Lessons from Korea independence fighters at Seodaemun Prison History hall | By Jennifer Arndt-Johns (Fall 2020 issue)
A window to an era of Korean history during which untold thousands of courageous people, including many women and teenage girls, sacrificed their lives for independence is available at a surprising venue —- the same prison where these activists were imprisoned and died.
The museum is the former Seodaemun Prison, now the Seodaemun Prison History Hall, located in Dongnimun, Seoul. Visiting this place was part of a transformative trip from Minneapolis to South Korea through a circuitous route and with a lot of help from some old and new friends.
In 2017, I traveled to South Korea through the Spiritual Journey program offered through the Korean Adoptee Ministry Center (KAM Center, www.kamcenter.org), located in St. Paul. The trip was accompanied and guided by director Rev. Sung Chul Park. Over the last 20 years, the Spiritual Journey program has provided scholarships to fund adopted Koreans’ visits to South Korea.
The KAM Center maintains partnerships with Presbyterian churches throughout South Korea that help support the travel and accommodations of its recipients. Throughout the curated trip, participants meet and connect with Christian Korean families through homestays in cities including Seoul, Daegu, Jeonju and Busan. Participants explore historical cultural sites, visit adoption agencies and experience the everyday banalities of Korean life —- which for an adopted Korean is anything but banal.
My experience on the journey was nothing short of exceptional, transformative and growth-filled. I have many stories and memories to share. Maybe one day, I will write a book. Now, three years later, one of the memories I recall most vividly was the last day I spent together with my host mother in Seoul before returning to Minneapolis.
The day I visited Seodaemun started off typically when my host mother, who spoke limited English, rallied me in the morning to get ready. Unlike my usual self-directed existence in Minneapolis, during this trip I dutifully followed, doing my best to trust whatever new experience might emerge. My host family was quite committed and motivated to show me the sites they knew, and every day spent together was an adventure.
That day, with the help of Google Translate, I learned we were going on a “field trip.” Once ready, my host mother proclaimed, “Let’s go!” and off we went.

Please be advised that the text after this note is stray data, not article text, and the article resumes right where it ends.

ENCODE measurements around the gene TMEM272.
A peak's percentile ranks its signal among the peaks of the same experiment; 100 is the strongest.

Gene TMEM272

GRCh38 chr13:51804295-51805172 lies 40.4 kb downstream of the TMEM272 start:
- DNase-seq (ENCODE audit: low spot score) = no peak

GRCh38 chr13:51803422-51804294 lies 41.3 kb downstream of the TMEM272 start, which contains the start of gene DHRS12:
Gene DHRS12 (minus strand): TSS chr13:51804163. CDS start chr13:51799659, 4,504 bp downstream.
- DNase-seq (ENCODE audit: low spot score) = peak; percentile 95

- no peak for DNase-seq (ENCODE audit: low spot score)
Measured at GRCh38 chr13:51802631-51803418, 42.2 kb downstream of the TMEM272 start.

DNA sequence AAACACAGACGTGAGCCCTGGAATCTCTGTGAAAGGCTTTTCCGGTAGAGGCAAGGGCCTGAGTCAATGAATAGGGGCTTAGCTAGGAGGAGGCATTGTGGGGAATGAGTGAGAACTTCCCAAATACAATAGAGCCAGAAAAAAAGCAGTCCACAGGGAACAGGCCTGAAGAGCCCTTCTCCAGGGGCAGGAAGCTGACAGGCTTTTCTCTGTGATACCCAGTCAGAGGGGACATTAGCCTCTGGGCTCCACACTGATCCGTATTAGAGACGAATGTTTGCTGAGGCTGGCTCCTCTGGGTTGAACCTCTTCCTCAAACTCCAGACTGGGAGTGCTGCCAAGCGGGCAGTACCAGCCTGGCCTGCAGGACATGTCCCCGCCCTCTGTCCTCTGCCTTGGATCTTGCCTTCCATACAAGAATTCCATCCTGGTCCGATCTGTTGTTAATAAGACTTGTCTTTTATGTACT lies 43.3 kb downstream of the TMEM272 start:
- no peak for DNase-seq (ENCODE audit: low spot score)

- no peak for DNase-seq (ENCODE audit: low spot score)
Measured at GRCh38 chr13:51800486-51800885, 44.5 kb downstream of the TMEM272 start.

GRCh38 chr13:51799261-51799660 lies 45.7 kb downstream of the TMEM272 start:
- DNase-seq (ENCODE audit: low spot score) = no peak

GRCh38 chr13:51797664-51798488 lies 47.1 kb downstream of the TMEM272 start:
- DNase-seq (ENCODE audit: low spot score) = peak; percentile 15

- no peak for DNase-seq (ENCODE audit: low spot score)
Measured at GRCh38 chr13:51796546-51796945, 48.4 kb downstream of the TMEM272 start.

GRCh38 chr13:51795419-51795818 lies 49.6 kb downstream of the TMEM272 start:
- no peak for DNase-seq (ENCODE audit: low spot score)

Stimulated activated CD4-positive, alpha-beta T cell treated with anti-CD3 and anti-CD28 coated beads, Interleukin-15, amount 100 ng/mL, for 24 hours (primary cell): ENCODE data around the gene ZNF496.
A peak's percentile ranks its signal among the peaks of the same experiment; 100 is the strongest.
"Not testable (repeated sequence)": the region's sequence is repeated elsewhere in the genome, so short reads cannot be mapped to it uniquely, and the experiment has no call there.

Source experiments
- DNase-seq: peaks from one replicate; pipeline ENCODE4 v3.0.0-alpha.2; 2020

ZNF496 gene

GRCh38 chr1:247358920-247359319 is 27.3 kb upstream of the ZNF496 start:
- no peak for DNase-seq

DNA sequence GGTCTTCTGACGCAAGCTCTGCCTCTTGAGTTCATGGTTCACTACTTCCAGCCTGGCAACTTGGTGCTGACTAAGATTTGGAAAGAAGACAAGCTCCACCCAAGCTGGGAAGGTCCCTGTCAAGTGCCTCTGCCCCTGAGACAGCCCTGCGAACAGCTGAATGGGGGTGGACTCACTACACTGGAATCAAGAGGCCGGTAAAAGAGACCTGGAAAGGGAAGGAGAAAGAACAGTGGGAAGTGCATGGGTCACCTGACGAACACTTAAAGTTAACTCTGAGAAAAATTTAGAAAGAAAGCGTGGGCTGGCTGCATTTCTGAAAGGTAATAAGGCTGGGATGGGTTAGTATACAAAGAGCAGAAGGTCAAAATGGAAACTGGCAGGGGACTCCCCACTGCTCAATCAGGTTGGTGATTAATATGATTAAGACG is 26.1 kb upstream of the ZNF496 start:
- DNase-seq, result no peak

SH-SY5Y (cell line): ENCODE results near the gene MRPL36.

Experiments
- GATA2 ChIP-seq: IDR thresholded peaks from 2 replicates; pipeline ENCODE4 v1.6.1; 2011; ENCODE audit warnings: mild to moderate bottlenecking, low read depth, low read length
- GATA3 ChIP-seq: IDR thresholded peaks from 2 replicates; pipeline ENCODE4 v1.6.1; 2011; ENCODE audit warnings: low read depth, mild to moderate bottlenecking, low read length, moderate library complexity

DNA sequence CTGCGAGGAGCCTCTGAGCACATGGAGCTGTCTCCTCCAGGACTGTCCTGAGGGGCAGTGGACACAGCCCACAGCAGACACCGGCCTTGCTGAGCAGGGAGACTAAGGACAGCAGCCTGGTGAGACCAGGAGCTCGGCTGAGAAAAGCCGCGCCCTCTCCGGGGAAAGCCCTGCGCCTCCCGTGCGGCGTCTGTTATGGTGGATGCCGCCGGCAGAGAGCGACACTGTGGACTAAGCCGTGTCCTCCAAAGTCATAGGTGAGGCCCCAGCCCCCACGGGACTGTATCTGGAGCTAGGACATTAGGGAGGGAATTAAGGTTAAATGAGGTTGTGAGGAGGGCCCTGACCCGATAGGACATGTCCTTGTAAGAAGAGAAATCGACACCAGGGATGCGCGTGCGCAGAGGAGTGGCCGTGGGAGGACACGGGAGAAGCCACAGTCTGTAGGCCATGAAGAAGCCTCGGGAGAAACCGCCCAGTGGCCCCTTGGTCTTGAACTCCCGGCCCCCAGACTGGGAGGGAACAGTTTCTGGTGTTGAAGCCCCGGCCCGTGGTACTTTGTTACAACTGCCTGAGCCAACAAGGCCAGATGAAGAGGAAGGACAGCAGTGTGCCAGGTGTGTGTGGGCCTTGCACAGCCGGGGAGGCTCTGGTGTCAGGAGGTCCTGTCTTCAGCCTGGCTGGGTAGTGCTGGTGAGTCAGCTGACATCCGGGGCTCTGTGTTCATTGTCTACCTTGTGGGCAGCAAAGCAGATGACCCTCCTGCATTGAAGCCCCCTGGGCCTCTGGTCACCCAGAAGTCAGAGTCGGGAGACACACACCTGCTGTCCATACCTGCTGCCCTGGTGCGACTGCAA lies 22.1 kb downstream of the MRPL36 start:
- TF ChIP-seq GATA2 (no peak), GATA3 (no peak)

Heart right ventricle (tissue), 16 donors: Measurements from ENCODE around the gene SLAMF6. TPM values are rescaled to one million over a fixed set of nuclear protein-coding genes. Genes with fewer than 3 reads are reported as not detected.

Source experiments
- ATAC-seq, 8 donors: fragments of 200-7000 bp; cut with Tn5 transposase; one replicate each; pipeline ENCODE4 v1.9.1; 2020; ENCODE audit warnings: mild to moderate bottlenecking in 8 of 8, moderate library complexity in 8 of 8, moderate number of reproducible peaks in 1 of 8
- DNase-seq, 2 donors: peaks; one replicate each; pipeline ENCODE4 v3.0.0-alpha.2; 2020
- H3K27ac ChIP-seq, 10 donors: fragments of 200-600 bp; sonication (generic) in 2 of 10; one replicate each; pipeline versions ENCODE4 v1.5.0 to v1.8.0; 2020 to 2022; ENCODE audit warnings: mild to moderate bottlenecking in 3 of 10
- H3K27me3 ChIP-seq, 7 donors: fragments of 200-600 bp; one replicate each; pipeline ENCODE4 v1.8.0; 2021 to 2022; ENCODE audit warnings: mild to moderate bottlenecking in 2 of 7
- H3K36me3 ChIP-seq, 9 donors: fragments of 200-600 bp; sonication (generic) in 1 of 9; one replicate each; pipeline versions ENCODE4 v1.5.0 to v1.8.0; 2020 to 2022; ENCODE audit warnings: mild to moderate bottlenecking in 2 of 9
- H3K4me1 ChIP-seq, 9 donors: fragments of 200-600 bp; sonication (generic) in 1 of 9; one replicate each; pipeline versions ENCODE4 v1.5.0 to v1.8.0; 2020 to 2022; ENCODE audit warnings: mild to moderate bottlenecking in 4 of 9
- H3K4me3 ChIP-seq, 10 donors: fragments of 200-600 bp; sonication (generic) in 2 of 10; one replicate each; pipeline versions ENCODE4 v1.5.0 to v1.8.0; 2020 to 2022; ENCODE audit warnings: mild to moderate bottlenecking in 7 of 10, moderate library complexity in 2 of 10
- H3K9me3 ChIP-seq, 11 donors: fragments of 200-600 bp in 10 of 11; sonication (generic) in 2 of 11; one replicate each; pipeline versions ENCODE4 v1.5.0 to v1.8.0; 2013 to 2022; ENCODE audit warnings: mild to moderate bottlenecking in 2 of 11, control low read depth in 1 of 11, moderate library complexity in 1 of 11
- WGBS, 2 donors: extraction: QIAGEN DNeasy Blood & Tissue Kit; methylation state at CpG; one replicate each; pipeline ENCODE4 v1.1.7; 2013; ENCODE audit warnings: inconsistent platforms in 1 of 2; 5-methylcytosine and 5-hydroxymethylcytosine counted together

We boarded a bus, transferred to the subway and eventually emerged from the Chongno 3-ga stop onto a relatively quiet street —- by Seoul standards. My stomach grumbled —- we left the house with no breakfast. I followed my host mother as she meandered through an area that became smaller and smaller streets. Then, she ducked into a small door that would be easy to miss —- she definitely knew what she was looking for.
The aroma wafting out of the door caught my attention as I edged in behind her. In a unified chorus, the women working sang out, Oso-osayo! (Come in!). In a space no more than 10×10, six small tables were set. Behind the opposite wall, a group of women were working in an even smaller kitchen space surrounded by giant steaming pots of broth, hand kneading and cutting dough on a floury work table.
My host mother plopped herself down at a table, wiped some beads of sweat from her forehead with a handkerchief, and motioned for me to sit down. Smiling, she proclaimed, “Kalguksu… berry pamous!” (Kalguksu “knife cut noodle soup,” is indeed a very famous dish that some restaurants specialize in). In a matter of minutes, one of the women brought out two steaming bowls of kalguksu and placed them in front of us, along with a fresh pot of kimchi. Masshi-keh-taseyo! (Bon appetit!), she proclaimed and whisked herself back to the kitchen.
After she said a short prayer, my host mother encouraged me to begin eating. Soon we were both slurping up our lunches. The soup was a mild, rich, seafood broth, with small clams and perfectly-prepared noodles. When paired with kimchi, the blend of flavors was pure heaven! We needed no words as we enjoyed our meal together. Comfort food… this was Korean comfort food, something I could not get in Minneapolis.
As my host mother finished her soup, she pointed to the wall across from us. Posted neatly on the wall were newspaper articles praising this tiny restaurant, even an English language account entitled How to Be Happy With a Bowl of Kalguksu. From the article, I learned people have traveled from all over Seoul to Chanyangjip (House of Praise) for 35 years.